This was no "Day of the Doctor" in terms of plot, either in terms of the big picture (why did the Time Lords appear where they did (or why did the crack appear where it did)? couldn't the Doctor have used the TARDIS to relocate the town of Christmas, leaving the Time Lords where they were until he could find another way to liberate them? and since when did regeneration energy have the ability to destroy a Dalek fleet?) or in terms of the details (the holographic clothing joke had no plot purpose; the brief appearance of the Weeping Angels was pointless; the relationship with Tasha Lem seemed to come out of nowhere; the Cyberman head "Handles" had no purpose other than to provide information at convenient times; and the pacing of the episode seemed off).

Still, there was much in the episode to like. The fable-like narration of the story, set in a fairy-tale-like town called Christmas, set the tone for the Doctor's epic wait. How bored must he have been, waiting for centuries on a primitive planet, the man who couldn't wait around with his friends Amy and Rory for a few days in "The Power of Three"? Clara begging the Doctor to come to Christmas dinner with her family as her boyfriend and the Doctor, naturally, behaving entirely inappropriately was terrific, and I enjoyed the ongoing gag with the Christmas turkey. Seeing Amy in the TARDIS, even as merely a hallucination, was satisfying, and continued the tradition of Doctors seeing visions of old companions (or, in the case of Ten, seeing the companions themselves) before a regeneration. And, in a nod to the classic series, the Doctor helps Handles translate the Time Lords' code by producing the seal of the High Council of Gallifrey, something he "nicked off the Master in the Death Zone" in "The Five Doctors" (and something I hadn't recalled until someone with a sharp memory pointed it out afterward).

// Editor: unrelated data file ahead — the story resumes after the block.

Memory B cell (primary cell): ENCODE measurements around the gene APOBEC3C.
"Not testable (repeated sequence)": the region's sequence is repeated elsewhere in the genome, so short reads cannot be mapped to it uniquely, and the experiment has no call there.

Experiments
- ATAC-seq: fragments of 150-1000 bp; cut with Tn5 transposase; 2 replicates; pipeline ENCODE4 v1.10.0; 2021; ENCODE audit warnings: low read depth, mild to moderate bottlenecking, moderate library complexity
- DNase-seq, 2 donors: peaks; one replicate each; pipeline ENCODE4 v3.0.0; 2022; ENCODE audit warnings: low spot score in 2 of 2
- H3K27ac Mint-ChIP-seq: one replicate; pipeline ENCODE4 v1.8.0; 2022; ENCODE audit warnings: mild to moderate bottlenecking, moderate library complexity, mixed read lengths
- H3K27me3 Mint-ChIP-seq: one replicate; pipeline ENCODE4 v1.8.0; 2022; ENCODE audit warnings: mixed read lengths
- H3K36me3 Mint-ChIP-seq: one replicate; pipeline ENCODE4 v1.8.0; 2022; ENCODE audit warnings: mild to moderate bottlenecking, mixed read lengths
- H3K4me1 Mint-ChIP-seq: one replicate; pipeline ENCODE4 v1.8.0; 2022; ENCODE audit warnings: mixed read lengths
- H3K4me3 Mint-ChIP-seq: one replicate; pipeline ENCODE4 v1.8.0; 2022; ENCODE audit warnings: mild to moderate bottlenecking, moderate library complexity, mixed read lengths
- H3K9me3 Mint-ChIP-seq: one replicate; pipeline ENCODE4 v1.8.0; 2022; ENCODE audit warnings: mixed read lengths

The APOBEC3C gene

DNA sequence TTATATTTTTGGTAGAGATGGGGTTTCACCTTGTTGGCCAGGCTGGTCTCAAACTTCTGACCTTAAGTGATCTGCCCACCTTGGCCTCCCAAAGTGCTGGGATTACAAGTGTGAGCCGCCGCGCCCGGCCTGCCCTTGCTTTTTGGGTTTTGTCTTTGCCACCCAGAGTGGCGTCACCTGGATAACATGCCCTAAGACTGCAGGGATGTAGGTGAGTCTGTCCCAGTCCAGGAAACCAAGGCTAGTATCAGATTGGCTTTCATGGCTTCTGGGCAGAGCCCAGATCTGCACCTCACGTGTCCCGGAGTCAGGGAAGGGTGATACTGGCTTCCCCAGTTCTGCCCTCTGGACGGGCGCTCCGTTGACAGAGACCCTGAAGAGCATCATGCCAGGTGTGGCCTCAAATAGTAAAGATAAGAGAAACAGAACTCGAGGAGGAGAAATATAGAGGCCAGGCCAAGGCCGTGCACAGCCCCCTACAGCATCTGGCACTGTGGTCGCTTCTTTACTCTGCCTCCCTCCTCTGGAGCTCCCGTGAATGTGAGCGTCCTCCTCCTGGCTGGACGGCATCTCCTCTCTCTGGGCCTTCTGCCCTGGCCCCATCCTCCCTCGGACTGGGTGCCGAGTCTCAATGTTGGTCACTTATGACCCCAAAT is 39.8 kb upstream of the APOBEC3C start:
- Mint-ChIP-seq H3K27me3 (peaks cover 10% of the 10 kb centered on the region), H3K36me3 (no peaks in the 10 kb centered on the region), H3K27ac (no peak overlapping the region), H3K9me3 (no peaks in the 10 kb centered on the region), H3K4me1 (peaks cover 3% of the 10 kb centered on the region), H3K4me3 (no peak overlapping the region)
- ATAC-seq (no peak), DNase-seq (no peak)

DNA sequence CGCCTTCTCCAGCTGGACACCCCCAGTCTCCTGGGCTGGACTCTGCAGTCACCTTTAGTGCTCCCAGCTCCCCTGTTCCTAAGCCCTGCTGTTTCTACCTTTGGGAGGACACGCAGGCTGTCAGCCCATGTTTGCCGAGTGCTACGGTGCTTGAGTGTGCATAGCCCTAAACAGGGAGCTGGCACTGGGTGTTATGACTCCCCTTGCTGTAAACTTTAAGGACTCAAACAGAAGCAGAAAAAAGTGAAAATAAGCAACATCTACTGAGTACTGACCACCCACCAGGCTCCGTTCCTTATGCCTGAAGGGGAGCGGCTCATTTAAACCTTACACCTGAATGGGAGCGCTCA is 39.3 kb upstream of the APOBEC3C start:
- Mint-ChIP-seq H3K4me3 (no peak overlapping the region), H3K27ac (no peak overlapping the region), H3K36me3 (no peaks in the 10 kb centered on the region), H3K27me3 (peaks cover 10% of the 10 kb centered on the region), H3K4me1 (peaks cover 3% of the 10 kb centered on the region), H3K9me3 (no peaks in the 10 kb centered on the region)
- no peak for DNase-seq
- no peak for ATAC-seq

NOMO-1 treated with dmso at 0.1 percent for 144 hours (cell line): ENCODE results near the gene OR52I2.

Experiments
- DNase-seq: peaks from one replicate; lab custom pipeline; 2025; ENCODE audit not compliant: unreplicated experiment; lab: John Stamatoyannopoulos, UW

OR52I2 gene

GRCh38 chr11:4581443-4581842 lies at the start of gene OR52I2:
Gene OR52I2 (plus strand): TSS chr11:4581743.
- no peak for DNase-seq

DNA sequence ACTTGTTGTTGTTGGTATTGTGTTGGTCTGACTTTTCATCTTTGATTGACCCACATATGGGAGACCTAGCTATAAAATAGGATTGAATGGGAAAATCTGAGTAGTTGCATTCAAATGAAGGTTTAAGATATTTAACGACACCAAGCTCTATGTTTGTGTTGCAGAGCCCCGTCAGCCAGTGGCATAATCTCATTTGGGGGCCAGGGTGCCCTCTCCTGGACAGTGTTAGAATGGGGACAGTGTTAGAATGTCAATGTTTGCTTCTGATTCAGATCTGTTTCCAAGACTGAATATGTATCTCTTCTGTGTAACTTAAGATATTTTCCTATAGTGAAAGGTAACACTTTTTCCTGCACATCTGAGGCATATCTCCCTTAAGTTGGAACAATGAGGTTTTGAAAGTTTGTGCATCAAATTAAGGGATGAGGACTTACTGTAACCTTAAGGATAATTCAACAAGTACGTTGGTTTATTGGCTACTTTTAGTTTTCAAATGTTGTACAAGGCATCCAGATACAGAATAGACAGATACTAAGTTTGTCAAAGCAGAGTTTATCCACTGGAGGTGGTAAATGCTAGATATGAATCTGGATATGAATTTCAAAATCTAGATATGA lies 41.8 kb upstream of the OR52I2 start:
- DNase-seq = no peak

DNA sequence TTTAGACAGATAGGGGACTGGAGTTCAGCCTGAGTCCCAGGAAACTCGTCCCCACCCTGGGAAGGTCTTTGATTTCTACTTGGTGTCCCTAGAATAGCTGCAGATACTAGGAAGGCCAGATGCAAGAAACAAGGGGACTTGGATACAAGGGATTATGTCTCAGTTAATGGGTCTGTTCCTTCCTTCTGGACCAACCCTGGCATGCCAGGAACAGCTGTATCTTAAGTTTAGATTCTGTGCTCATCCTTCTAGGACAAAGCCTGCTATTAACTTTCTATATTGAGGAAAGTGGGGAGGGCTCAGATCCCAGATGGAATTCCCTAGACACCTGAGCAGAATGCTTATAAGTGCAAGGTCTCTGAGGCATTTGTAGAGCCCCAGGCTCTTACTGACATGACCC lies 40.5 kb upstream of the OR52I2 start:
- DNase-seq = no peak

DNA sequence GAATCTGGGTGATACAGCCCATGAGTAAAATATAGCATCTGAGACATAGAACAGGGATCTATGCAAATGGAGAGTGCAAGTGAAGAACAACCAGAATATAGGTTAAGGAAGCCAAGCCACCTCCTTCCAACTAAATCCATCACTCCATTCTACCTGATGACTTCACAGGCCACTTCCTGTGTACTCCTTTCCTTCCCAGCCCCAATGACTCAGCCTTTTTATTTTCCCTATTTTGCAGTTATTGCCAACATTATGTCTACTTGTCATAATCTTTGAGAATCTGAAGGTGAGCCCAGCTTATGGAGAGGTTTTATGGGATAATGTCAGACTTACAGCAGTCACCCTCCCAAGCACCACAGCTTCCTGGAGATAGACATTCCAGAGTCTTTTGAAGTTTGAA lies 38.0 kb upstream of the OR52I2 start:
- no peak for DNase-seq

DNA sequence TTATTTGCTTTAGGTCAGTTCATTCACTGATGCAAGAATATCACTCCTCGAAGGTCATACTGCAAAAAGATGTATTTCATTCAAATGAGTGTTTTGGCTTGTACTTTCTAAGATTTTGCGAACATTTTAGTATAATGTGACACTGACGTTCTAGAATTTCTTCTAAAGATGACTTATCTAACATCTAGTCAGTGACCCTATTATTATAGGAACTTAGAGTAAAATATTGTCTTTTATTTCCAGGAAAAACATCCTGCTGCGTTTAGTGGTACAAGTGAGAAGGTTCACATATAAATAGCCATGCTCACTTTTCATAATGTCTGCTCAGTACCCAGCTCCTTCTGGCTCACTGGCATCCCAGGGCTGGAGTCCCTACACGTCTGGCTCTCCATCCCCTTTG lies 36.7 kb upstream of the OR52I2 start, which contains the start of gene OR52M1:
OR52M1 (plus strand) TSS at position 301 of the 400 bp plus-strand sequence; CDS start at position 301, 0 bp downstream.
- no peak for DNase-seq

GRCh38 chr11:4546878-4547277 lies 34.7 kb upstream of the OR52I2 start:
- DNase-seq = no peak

Matt Smith, as usual, was amazing, portraying not only a resolute young (-ish) Doctor but also the Doctor as an old man. Foreshadowing his death, he tells Clara sadly that "Everything ends," but at the end he also tells her that he will remember every moment.

Although I'm looking forward to seeing what Peter Capaldi's Doctor will be like, I'm more than a little sad at the end of the tenure of Smith. His portrayal of the Doctor as someone both young and unfathomably old, playful and naive yet a commanding presence, was marvelous in every episode, even ones, like "Time of the Doctor," where the material didn't always measure up to the actor.

* It's true that the Ninth Doctor regenerated in "The Parting of the Ways" in June 2005, and the Christmas episode was the first to feature the Tenth Doctor, though the show recapped the regeneration at the beginning of "The Christmas Invasion." And the end of the David Tennant era came not in the Christmas episode, "The End of Time, Part 1," but a week later, on New Year's Day 2010. Pish-tosh, I say. Both are associated with Christmas.